In 2000, Harbin, the capital city of China's northernmost provincea, decided to welcome the new millennium by creating a giant ice and snow exhibition. In the bitterly cold winter, where temperatures average around 20 to 30 degrees Fahrenheit below zero, thousands of sculptors and artists cut and hauled ice from the Songhua River, which flows through capital, to sculpt massive sculptures that they then illuminated with LED lights.
The result, the Harbin Ice and Snow World, has become a yearly tradition, the crown jewel of the province's famous Ice and Snow Festival that includes an art expo that features large snow sculptures and the child-friendly ice lantern fair that dates back to a centuries-old tradition of making lanterns out of frozen blocks. While the festival celebrates its 32nd anniversary on January 5, the Harbin Ice and Snow World, however, already opened its doors to the public this week.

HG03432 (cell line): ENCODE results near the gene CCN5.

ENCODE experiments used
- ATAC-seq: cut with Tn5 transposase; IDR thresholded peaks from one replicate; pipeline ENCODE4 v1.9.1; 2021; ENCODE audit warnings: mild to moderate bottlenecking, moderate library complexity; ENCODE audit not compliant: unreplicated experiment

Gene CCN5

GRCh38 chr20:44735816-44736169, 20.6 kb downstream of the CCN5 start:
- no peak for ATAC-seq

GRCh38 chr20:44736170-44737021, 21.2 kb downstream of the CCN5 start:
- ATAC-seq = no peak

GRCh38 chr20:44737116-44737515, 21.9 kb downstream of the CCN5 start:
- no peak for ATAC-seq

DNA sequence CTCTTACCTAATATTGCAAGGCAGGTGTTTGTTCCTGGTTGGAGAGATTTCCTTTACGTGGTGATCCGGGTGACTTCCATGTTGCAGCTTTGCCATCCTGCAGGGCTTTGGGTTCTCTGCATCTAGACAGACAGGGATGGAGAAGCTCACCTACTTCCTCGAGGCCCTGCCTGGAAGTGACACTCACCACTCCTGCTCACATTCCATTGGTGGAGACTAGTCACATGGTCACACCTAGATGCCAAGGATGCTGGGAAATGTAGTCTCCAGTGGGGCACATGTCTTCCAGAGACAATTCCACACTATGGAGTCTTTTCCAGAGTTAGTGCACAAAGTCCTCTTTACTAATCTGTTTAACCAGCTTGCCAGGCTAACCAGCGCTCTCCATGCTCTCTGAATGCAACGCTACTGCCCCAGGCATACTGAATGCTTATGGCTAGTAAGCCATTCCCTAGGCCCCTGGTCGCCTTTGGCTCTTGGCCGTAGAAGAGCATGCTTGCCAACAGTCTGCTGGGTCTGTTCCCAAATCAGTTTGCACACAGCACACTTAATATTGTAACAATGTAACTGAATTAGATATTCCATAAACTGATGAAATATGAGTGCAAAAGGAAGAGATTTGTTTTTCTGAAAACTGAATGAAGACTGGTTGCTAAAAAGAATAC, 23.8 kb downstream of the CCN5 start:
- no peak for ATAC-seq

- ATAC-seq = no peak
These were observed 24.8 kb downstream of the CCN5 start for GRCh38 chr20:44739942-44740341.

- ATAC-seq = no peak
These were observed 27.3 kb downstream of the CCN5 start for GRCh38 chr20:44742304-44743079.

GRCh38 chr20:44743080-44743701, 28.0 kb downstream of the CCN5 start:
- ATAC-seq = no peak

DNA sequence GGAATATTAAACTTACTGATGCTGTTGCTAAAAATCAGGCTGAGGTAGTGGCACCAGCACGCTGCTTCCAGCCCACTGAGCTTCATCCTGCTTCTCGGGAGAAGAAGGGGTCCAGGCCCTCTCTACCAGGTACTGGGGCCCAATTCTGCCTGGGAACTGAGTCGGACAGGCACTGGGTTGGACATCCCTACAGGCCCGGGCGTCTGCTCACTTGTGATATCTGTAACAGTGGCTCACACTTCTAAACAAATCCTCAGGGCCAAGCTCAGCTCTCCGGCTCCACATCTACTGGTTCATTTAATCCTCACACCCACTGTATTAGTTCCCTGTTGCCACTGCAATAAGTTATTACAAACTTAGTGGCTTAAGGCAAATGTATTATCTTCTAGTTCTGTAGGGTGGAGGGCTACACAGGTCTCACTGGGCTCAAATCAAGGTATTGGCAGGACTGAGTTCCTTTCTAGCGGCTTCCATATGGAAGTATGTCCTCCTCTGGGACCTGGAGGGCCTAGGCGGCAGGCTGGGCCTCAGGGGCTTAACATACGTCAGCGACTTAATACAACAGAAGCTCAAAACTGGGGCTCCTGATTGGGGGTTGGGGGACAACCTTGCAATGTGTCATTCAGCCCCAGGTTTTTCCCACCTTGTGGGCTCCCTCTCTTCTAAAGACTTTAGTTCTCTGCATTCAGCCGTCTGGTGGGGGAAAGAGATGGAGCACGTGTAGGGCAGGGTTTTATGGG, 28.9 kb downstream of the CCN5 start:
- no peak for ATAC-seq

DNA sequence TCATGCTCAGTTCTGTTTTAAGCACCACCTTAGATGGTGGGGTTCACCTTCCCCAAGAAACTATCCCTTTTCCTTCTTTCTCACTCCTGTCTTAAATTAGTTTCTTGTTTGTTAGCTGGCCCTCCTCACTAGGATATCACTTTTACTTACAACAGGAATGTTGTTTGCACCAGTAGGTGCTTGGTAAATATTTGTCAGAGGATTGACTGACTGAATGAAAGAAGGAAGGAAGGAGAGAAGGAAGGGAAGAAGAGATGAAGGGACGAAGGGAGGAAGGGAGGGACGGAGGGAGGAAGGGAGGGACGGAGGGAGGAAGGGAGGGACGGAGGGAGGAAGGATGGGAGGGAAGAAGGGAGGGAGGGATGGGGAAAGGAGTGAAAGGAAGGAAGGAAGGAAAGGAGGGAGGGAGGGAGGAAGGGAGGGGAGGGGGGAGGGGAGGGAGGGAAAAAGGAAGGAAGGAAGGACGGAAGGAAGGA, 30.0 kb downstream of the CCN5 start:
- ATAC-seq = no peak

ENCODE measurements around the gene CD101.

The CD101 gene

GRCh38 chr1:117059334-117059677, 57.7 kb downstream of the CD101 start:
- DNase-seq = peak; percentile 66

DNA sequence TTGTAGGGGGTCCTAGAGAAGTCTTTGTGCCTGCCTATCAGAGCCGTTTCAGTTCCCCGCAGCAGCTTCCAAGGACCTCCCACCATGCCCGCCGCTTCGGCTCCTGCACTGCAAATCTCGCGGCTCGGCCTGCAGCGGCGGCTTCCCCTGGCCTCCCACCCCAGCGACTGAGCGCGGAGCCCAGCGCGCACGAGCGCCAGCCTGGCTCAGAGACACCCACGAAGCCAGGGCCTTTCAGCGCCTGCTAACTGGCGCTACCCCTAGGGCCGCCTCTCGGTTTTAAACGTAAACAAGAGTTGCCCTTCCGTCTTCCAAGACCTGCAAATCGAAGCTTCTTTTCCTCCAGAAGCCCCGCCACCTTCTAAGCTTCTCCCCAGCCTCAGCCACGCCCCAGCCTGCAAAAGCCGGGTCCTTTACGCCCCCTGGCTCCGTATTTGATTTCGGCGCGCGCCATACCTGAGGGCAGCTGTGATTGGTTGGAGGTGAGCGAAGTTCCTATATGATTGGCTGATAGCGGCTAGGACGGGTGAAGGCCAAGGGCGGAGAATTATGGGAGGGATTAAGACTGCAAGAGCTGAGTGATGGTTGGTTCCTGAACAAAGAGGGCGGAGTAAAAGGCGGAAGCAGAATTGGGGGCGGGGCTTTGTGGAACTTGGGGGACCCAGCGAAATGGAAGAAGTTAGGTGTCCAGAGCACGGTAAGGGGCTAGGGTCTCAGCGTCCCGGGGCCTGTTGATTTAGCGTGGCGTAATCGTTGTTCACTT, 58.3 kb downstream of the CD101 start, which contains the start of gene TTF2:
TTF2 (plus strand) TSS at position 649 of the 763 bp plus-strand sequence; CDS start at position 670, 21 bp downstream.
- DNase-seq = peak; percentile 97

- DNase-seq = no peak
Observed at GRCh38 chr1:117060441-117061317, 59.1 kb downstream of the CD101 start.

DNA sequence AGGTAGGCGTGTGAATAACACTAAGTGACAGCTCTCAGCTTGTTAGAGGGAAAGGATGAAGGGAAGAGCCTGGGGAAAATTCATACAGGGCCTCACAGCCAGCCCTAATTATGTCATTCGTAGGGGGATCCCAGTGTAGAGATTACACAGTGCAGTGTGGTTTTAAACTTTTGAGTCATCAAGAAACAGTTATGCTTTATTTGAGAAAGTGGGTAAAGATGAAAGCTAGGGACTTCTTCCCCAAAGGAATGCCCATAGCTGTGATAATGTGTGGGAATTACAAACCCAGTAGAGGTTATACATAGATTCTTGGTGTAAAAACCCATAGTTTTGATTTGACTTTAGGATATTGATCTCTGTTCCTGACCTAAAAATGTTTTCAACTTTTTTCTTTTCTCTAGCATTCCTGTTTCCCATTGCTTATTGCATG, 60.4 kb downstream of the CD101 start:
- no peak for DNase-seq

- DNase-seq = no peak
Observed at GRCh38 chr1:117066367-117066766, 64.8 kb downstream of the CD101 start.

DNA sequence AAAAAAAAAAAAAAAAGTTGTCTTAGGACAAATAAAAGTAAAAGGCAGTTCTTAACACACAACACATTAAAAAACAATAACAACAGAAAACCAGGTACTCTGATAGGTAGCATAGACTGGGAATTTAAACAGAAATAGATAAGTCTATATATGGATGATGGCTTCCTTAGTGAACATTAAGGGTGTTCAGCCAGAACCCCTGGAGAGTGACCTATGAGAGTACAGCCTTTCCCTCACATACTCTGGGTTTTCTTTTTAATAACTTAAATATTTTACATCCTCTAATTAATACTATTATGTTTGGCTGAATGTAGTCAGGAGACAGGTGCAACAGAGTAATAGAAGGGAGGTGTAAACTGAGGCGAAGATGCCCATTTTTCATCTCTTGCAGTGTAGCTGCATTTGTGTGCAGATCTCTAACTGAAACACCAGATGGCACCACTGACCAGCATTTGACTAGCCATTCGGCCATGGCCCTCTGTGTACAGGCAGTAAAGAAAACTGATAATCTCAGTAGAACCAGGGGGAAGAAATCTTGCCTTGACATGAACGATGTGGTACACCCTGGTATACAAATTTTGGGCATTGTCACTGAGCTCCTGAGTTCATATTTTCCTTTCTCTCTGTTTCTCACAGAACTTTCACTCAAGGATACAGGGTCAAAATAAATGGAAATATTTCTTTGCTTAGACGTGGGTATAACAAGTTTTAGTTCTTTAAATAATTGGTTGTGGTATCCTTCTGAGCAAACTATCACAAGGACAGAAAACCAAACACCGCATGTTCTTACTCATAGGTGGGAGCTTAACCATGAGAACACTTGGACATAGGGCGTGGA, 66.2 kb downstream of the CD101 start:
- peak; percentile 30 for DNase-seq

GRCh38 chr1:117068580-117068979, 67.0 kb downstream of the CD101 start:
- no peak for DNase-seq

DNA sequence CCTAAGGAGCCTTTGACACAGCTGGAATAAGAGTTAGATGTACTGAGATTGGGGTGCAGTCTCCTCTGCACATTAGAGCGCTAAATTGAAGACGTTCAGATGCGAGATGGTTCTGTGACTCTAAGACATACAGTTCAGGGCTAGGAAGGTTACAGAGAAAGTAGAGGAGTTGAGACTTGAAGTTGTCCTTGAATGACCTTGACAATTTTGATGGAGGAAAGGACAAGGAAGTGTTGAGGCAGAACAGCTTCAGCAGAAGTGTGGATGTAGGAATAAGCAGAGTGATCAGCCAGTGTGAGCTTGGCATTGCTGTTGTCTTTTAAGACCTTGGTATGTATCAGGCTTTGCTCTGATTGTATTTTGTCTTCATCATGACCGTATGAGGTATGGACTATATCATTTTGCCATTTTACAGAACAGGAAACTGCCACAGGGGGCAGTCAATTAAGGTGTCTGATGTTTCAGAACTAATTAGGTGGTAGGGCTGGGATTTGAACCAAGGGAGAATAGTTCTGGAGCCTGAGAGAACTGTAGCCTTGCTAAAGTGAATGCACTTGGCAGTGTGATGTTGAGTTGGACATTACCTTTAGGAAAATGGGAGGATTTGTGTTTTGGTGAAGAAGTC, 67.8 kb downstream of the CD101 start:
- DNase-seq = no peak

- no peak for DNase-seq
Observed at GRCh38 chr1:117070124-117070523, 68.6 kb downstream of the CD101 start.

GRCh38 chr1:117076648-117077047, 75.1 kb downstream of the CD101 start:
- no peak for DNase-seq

The Ice and Snow World display takes up a massive 750,000 square meters of space, in order to make room for the hundreds of buildings created by carvers who started working on their designs in late November. Typically, sculptors choose to recreate iconic landmarks or images inspired by Chinese fairytales. In years past, many have tried their hand at recreating the Great Wall of China, the Egyptian Pyramids and Iceland's Hallgrimskirkja. After a Disney licensing company took over operations in 2009, more references from popular culture have been added to the mix. Now, it wouldn't be surprising to find Cinderella's castle or a life-size markup of Mickey Mouse nearby a Thai temple. Last year's main attractions at Ice and Snow World included a 160-foot "fairy tower" made of ice and steal, as well as full-sized steam train.